TIFFIN - A development group putting together a plan to renovate Seneca County's 1884 courthouse has less than two weeks left to refine the case it will make to county commissioners.
Franklin Conaway, who heads what is now being called the Seneca County Courthouse and Downtown Redevelopment Group, told commissioners yesterday that the group may need up to three hours when it makes its final presentation July 20.
He said the group will lay out its design plans for a renovated courthouse, explain the estimated cost of renovation, and outline how the county can pay for it.
That will be a critical issue.
Commissioner Dave Sauber said the unencumbered balance in the county's general fund is down to a dangerously low $400,000. Sales tax receipts - the county's primary source of revenue - are down 10 percent so far this year.
"Based on current revenues we wouldn't be able to move forward with the renovation today," said Ben Nutter, president of the board of commissioners. "We just couldn't do it. We're down a solid 14 percent in revenue, which over a $15 million budget means $2.1 million."
Mr. Conaway has promised to bring commissioners a plan to renovate the vacant building for the Common Pleas Courts and the clerk of courts at a cost equal to or less than that of demolishing it and building new. At the July 20 meeting, he said, he also plans to tell the board about other projects for downtown Tiffin that are "more likely to come to reality" if the courthouse is renovated.
Common Pleas Judge Michael Kelbley said yesterday that he and Judge Steve Shuff have met "three or four times" with architects working on the project to discuss the court's needs and go over design plans.
He declined to say what he thought of the renovation proposal, saying the judges agreed not to take a position on what is a decision for commissioners.
Commissioners said they do not anticipate making that decision on July 20.
"It's taken them a year to come up with it. It's certainly going to take some time to sort it, to go through it, and see what the appropriate course of action would be," Mr. Nutter said.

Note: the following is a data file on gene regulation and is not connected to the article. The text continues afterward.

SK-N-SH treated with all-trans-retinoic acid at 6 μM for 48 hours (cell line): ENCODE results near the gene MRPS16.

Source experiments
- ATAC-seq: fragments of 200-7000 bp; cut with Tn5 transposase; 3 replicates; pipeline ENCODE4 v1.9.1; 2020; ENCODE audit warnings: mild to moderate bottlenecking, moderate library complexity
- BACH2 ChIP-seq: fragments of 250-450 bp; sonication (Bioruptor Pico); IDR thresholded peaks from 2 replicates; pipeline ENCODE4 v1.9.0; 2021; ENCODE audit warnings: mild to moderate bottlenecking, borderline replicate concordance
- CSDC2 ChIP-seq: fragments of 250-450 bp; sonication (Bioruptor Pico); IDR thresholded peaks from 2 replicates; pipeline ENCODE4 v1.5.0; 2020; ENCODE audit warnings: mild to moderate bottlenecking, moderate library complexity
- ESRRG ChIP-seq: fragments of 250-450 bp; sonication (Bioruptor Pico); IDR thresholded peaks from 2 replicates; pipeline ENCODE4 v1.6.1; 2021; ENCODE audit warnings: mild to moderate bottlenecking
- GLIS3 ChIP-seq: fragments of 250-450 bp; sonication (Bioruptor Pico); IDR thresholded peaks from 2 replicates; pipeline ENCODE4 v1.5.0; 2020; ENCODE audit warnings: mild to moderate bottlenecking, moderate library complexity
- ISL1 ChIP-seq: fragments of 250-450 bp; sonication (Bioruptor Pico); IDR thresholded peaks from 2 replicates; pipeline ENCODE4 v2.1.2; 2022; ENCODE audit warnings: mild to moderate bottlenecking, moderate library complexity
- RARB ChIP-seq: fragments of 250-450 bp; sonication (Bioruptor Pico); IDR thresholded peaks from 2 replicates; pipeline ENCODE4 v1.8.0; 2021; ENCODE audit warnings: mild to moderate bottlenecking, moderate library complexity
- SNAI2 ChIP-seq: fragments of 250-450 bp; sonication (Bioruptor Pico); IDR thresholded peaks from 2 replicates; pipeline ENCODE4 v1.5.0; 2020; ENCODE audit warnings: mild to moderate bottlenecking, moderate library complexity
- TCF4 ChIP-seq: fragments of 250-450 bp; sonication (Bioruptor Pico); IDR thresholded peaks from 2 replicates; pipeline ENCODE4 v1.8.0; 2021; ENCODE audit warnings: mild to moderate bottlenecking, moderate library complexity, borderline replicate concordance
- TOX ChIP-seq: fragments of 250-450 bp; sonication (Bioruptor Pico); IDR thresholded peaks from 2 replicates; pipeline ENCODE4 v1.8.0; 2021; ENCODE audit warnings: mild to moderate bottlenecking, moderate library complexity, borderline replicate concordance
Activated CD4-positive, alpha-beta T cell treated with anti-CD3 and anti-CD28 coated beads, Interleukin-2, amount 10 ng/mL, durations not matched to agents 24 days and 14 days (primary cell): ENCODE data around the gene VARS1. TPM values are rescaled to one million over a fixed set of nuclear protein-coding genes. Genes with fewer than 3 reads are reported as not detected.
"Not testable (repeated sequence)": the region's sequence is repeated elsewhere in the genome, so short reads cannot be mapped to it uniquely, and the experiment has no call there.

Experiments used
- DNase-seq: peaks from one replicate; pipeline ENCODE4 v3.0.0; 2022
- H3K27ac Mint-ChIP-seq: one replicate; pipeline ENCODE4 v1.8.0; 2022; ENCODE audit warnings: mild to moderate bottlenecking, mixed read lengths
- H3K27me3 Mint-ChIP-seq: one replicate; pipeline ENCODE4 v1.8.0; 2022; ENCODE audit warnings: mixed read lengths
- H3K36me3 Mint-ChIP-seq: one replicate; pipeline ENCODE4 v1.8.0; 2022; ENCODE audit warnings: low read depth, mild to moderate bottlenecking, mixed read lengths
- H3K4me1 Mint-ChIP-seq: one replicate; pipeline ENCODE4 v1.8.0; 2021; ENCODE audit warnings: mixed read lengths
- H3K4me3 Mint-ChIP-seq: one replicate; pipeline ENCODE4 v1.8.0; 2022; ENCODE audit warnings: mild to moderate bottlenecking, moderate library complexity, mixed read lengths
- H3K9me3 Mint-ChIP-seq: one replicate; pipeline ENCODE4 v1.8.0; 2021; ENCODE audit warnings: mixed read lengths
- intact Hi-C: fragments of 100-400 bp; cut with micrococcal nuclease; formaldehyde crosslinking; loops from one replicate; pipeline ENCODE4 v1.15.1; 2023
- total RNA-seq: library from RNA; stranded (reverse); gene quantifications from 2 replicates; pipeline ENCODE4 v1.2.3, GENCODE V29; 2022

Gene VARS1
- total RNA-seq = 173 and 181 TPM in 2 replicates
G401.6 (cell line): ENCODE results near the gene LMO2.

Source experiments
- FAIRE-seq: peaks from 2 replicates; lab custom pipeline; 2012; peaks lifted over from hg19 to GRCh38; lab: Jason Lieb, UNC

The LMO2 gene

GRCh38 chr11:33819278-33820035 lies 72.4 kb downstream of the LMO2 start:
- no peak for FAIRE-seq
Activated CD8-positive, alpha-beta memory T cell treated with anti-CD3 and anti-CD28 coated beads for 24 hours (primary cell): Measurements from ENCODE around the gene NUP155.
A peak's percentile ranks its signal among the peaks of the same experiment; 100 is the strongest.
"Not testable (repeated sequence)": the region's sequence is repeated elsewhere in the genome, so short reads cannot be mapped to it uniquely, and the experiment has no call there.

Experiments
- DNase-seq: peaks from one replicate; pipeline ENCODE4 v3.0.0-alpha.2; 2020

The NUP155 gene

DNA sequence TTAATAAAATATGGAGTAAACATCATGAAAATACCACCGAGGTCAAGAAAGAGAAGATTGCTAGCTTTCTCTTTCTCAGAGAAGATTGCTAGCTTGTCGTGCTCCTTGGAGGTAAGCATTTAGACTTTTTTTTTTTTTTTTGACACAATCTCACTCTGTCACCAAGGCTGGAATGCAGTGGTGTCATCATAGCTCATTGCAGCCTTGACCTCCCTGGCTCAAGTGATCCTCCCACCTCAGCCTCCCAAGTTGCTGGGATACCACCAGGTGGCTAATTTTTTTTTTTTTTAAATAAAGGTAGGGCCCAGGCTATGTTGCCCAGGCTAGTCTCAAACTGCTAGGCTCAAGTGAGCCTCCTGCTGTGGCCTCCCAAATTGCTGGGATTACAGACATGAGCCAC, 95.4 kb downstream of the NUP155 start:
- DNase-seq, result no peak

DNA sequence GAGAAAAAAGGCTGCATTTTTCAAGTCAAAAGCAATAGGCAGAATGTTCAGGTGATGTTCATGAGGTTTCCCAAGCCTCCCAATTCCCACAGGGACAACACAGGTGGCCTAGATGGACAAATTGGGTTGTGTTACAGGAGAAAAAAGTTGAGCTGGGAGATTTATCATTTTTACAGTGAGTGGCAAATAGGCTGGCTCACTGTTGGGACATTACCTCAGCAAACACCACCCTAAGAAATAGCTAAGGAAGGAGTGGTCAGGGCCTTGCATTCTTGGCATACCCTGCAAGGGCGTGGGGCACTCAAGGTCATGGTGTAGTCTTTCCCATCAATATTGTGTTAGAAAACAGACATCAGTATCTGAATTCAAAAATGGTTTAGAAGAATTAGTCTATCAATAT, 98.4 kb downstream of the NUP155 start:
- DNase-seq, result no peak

Commissioner Mike Bridinger, who has long supported saving the courthouse, said he is confident Mr. Conaway would bring the board a plan that will work.
"The knowledge behind this group is incomparable," Mr. Bridinger said. "I'm very anxious to see their plan."
Mr. Sauber said this is "the last chance" for the courthouse unless a wealthy donor or donors steps forward to pay for the renovation.
"I'm excited that we have given the 1884 courthouse the opportunity to let these professionals get together and try and come up with a solution," Mr. Sauber said. "The whole thing for me is the money. Can we afford to do it taking into consideration long-term costs for maintenance and all the other issues?"
Commissioners said that if the renovation plan is not viable, they would not move ahead with demolition of the empty courthouse until visiting Judge Charles Wittenberg renders a decision in a case the county filed in Common Pleas Court.
In January, commissioners asked the court to determine whether the county could raze the building without approval from the city of Tiffin in light of the city's Architectural Board of Review having twice rejected its application to do so.
The Ohio Preservation Alliance filed a "friend of the court" brief in the case yesterday asking that the court hold a full evidentiary hearing in the case rather than decide it based on motions filed by the city and county.
Thomas Palmer, attorney for the group, said in his brief that the court was not given enough information to decide the case, which could establish a precedent for other governmental entities.
"We know of no reported cases in Ohio where the interface between levels of state government interests have been weighed in the context of historic preservation or architectural review ordinances," he wrote.
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